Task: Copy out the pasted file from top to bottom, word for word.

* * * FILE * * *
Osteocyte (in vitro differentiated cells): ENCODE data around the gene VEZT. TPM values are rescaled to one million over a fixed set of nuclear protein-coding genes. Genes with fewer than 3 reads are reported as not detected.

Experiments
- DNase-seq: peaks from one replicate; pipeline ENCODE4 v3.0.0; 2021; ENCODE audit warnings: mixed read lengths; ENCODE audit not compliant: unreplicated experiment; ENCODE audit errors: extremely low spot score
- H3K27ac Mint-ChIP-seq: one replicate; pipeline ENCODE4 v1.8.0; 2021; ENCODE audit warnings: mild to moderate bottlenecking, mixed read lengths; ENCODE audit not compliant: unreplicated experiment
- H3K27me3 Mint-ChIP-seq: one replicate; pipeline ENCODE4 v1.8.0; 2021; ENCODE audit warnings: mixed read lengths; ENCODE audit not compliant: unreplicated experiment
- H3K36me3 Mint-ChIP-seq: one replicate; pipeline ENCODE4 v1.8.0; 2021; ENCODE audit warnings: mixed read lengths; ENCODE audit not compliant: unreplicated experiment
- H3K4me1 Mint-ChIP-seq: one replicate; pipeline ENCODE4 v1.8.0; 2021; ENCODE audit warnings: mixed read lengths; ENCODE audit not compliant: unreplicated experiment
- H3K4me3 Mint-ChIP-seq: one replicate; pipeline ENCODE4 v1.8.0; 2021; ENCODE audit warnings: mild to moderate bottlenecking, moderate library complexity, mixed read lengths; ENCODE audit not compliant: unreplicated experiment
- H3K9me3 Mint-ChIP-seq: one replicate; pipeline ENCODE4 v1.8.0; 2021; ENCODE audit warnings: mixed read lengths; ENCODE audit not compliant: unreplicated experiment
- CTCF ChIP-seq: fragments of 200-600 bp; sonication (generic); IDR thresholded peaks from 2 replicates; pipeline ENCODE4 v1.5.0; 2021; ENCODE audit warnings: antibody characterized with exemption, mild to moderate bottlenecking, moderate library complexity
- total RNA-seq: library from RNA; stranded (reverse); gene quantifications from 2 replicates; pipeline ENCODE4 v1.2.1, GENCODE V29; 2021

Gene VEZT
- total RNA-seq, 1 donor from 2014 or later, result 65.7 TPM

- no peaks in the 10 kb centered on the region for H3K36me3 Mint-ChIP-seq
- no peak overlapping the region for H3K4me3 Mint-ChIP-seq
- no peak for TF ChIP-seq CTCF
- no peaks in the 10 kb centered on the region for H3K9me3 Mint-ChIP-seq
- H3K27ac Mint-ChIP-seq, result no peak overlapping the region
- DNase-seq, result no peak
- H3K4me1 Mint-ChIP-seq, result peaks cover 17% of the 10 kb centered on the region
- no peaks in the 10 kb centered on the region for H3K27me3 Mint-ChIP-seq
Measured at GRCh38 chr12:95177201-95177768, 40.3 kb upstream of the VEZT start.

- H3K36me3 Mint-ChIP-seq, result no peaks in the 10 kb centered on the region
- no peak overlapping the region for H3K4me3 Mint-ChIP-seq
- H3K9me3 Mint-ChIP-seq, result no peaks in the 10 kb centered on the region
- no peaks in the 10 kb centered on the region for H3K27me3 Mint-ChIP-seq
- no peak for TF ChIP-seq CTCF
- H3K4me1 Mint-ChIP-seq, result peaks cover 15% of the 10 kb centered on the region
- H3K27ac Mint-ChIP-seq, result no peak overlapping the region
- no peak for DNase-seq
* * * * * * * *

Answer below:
Osteocyte (in vitro differentiated cells): ENCODE data around the gene VEZT. TPM values are rescaled to one million over a fixed set of nuclear protein-coding genes. Genes with fewer than 3 reads are reported as not detected.

Experiments
- DNase-seq: peaks from one replicate; pipeline ENCODE4 v3.0.0; 2021; ENCODE audit warnings: mixed read lengths; ENCODE audit not compliant: unreplicated experiment; ENCODE audit errors: extremely low spot score
- H3K27ac Mint-ChIP-seq: one replicate; pipeline ENCODE4 v1.8.0; 2021; ENCODE audit warnings: mild to moderate bottlenecking, mixed read lengths; ENCODE audit not compliant: unreplicated experiment
- H3K27me3 Mint-ChIP-seq: one replicate; pipeline ENCODE4 v1.8.0; 2021; ENCODE audit warnings: mixed read lengths; ENCODE audit not compliant: unreplicated experiment
- H3K36me3 Mint-ChIP-seq: one replicate; pipeline ENCODE4 v1.8.0; 2021; ENCODE audit warnings: mixed read lengths; ENCODE audit not compliant: unreplicated experiment
- H3K4me1 Mint-ChIP-seq: one replicate; pipeline ENCODE4 v1.8.0; 2021; ENCODE audit warnings: mixed read lengths; ENCODE audit not compliant: unreplicated experiment
- H3K4me3 Mint-ChIP-seq: one replicate; pipeline ENCODE4 v1.8.0; 2021; ENCODE audit warnings: mild to moderate bottlenecking, moderate library complexity, mixed read lengths; ENCODE audit not compliant: unreplicated experiment
- H3K9me3 Mint-ChIP-seq: one replicate; pipeline ENCODE4 v1.8.0; 2021; ENCODE audit warnings: mixed read lengths; ENCODE audit not compliant: unreplicated experiment
- CTCF ChIP-seq: fragments of 200-600 bp; sonication (generic); IDR thresholded peaks from 2 replicates; pipeline ENCODE4 v1.5.0; 2021; ENCODE audit warnings: antibody characterized with exemption, mild to moderate bottlenecking, moderate library complexity
- total RNA-seq: library from RNA; stranded (reverse); gene quantifications from 2 replicates; pipeline ENCODE4 v1.2.1, GENCODE V29; 2021

Gene VEZT
- total RNA-seq, 1 donor from 2014 or later, result 65.7 TPM

- no peaks in the 10 kb centered on the region for H3K36me3 Mint-ChIP-seq
- no peak overlapping the region for H3K4me3 Mint-ChIP-seq
- no peak for TF ChIP-seq CTCF
- no peaks in the 10 kb centered on the region for H3K9me3 Mint-ChIP-seq
- H3K27ac Mint-ChIP-seq, result no peak overlapping the region
- DNase-seq, result no peak
- H3K4me1 Mint-ChIP-seq, result peaks cover 17% of the 10 kb centered on the region
- no peaks in the 10 kb centered on the region for H3K27me3 Mint-ChIP-seq
Measured at GRCh38 chr12:95177201-95177768, 40.3 kb upstream of the VEZT start.

- H3K36me3 Mint-ChIP-seq, result no peaks in the 10 kb centered on the region
- no peak overlapping the region for H3K4me3 Mint-ChIP-seq
- H3K9me3 Mint-ChIP-seq, result no peaks in the 10 kb centered on the region
- no peaks in the 10 kb centered on the region for H3K27me3 Mint-ChIP-seq
- no peak for TF ChIP-seq CTCF
- H3K4me1 Mint-ChIP-seq, result peaks cover 15% of the 10 kb centered on the region
- H3K27ac Mint-ChIP-seq, result no peak overlapping the region
- no peak for DNase-seq